Signatures on the Joint Comprehensive Plan of Action (JCPOA) document.

Public Domain

Seminar - Open to the Public

Iran's Nuclear Decision-Making: Historical Trends and the Role of U.S. Policy

Thu., May 17, 2018 | 10:00am - 11:30am

Littauer Building - Fainsod Room, 324

Speaker: Sahar Nowrouzzadeh, Research Fellow with the Iran Project and Project on Managing the Atom

During this seminar, Sahar Nowrouzzadeh will examine historical trends in Iran's nuclear-decision making and discuss the role of U.S. foreign policy in shaping such decision-making.  This event comes on the heels of President Trump's May 8th decision to have the United States cease fulfilling its commitments under the Joint Comprehensive Plan of Action (JCPOA) or "Iran nuclear deal," reached between the P5+1, EU and Iran in 2015. The event will be off-the-record.
 

President Donald Trump shows a signed Presidential Memorandum after delivering a statement on the Iran nuclear deal from the Diplomatic Reception Room of the White House, Tuesday, May 8, 2018, in Washington, D.C.

(AP Photo/Evan Vucci)

Seminar - Open to the Public

Consequences of the U.S. Withdrawal from the JCPOA

Wed., May 16, 2018 | 10:00am

Belfer Building - Starr Auditorium, Floor 2.5

With President Donald Trump's unilateral withdrawal of the United States from the Iranian nuclear agreement (JCPOA), the future of the deal is under serious question. Please join the Iran Project and The Project on Managing the Atom (MTA) for an expert-level roundtable analyzing the ramifications of this decision and the how leading international and regional players will react to these latest developments.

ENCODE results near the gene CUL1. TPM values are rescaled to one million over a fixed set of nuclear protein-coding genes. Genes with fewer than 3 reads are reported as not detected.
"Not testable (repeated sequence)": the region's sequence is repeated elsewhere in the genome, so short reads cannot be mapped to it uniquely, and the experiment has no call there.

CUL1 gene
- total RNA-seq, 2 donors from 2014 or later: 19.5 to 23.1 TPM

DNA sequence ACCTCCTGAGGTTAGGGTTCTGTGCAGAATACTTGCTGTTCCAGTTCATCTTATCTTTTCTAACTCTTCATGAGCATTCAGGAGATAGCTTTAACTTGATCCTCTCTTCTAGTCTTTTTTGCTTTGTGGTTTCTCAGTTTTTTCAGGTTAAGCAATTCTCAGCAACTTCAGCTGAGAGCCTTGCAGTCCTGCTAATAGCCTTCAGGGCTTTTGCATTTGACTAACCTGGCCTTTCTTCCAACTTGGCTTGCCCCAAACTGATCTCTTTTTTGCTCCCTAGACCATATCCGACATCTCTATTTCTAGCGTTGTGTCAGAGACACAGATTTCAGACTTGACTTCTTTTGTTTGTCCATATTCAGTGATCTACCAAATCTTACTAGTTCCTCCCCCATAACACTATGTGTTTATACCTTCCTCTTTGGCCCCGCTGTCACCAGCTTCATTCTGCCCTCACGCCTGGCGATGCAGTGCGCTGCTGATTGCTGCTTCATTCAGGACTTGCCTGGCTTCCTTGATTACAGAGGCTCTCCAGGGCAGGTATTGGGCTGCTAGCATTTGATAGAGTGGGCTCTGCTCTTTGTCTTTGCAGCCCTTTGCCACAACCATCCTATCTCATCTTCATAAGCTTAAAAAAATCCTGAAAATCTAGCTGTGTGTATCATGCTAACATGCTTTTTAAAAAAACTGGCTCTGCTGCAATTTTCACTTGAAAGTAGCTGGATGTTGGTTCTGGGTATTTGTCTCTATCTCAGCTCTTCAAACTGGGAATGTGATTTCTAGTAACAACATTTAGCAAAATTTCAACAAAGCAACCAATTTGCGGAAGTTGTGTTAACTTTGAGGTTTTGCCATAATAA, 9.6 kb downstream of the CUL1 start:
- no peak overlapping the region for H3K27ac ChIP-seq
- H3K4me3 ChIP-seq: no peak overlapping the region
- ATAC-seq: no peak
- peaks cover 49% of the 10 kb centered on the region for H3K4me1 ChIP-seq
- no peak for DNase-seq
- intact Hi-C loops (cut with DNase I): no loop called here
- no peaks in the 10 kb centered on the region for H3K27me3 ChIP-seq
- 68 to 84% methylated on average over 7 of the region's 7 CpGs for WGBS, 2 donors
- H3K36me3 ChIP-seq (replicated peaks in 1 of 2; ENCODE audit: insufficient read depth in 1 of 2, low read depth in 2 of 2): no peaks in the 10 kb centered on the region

Gas centrifuges for uranium enrichment recovered from the BBC China in Italy, en route to Libya, in 2003.

DOE

Seminar - Open to the Public

Stop or I'll Shoot, Comply and I Won't: The Paradox of Coercion

Thu., Apr. 12, 2018 | 12:15pm - 2:00pm

One Brattle Square - Room 350

Speaker: Reid Pauly, Research Fellow, International Security Program/Project on Managing the Atom

In making demands, coercers must communicate the credibility of their threats to punish. They must also, however, communicate the credibility of corresponding assurances not to punish if the target complies. This presentation will explain the paradox at the heart of coercion and explore how states overcome it by signaling the contingency of their actions.

Please join us! Coffee and tea provided. Everyone is welcome, but admittance will be on a first come–first served basis.

Azadi Tower, Azadi Square, Meydea-e Azadi, Meydan-e Shahyad, Tehran province, Iran Flag colors

Creative Commons/Mahdi Kalhor

Seminar - Open to the Public

Iranian Grand Strategy: Deterring and Contesting the American Hegemon since 1979

Thu., Mar. 29, 2018 | 12:15pm - 2:00pm

One Brattle Square - Room 350

Speaker: Mahsa Rouhi, Postdoctoral Research Fellow, International Security Program/Project on Managing the Atom

Theories of grand strategy tend to focus on major powers. This seminar sheds light on the grand strategy of the Islamic Republic of Iran, a regional power. It explores the principles of Iranian grand strategy, whether explicitly stated or implicit in its national policies. The speaker will provide an analysis that lays out the grand strategy, its elements, and how it provides a framework to guide all Iranian foreign policy. 

Please join us! Coffee and tea provided. Everyone is welcome, but admittance will be on a first come–first served basis.

Co-sponsored by Project on Managing the Atom